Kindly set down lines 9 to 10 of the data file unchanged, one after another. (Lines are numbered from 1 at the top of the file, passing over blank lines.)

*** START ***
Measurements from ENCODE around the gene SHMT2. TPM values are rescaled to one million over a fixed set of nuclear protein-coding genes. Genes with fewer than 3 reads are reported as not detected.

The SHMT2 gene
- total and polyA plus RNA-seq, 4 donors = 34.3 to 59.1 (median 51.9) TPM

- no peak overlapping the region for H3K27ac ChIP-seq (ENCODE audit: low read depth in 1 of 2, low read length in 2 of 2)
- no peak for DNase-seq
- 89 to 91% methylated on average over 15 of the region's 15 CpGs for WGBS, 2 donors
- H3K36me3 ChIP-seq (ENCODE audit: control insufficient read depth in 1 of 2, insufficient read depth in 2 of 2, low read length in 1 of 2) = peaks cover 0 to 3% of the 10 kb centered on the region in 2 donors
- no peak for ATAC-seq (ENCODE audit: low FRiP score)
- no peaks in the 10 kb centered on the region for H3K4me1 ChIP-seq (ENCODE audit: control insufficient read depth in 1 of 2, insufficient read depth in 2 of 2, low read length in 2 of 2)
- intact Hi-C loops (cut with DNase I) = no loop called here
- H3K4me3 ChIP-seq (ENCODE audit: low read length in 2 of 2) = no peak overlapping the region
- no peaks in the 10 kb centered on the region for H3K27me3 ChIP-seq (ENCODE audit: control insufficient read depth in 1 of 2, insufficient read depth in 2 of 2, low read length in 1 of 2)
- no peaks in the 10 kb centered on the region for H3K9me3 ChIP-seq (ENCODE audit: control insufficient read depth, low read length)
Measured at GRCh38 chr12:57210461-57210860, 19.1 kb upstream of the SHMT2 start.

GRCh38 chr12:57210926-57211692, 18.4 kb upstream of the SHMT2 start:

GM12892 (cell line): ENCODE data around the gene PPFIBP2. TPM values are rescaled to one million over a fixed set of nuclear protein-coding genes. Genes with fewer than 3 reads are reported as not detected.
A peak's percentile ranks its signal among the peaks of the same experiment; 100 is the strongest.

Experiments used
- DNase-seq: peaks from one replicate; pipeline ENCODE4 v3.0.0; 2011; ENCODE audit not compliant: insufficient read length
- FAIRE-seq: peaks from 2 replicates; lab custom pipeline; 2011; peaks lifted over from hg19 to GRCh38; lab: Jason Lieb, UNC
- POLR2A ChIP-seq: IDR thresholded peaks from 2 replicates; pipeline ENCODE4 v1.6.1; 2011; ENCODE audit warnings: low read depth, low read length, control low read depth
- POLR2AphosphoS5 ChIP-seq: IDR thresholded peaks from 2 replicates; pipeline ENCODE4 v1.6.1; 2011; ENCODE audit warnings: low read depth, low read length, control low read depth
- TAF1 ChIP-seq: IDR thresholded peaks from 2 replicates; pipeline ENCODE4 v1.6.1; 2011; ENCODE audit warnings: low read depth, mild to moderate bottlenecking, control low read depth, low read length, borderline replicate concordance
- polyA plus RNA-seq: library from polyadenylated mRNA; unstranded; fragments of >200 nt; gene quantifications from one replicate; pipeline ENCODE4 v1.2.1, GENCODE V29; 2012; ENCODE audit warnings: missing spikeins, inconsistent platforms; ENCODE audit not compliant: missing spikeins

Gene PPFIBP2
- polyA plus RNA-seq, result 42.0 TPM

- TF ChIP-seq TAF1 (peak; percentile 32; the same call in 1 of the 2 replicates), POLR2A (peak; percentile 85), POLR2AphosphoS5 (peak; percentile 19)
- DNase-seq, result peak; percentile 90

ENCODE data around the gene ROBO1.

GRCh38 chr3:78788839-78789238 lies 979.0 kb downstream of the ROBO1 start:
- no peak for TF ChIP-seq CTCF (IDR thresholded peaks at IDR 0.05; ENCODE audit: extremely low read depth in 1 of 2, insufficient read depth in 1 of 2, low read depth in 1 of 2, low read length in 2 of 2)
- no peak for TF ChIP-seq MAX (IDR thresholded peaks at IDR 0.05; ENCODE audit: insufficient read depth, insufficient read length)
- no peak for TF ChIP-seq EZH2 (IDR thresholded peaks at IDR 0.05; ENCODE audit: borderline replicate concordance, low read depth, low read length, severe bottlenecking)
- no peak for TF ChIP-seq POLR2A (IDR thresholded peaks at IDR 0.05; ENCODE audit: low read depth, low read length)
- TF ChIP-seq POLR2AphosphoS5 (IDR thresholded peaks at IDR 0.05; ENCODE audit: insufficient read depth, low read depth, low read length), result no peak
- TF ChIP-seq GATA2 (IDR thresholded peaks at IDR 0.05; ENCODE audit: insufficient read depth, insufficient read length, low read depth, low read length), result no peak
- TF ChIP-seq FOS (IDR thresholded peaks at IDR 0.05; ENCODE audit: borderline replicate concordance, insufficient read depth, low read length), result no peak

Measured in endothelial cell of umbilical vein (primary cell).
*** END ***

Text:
- no peaks in the 10 kb centered on the region for H3K4me1 ChIP-seq (ENCODE audit: control insufficient read depth in 1 of 2, insufficient read depth in 2 of 2, low read length in 2 of 2)
- intact Hi-C loops (cut with DNase I) = no loop called here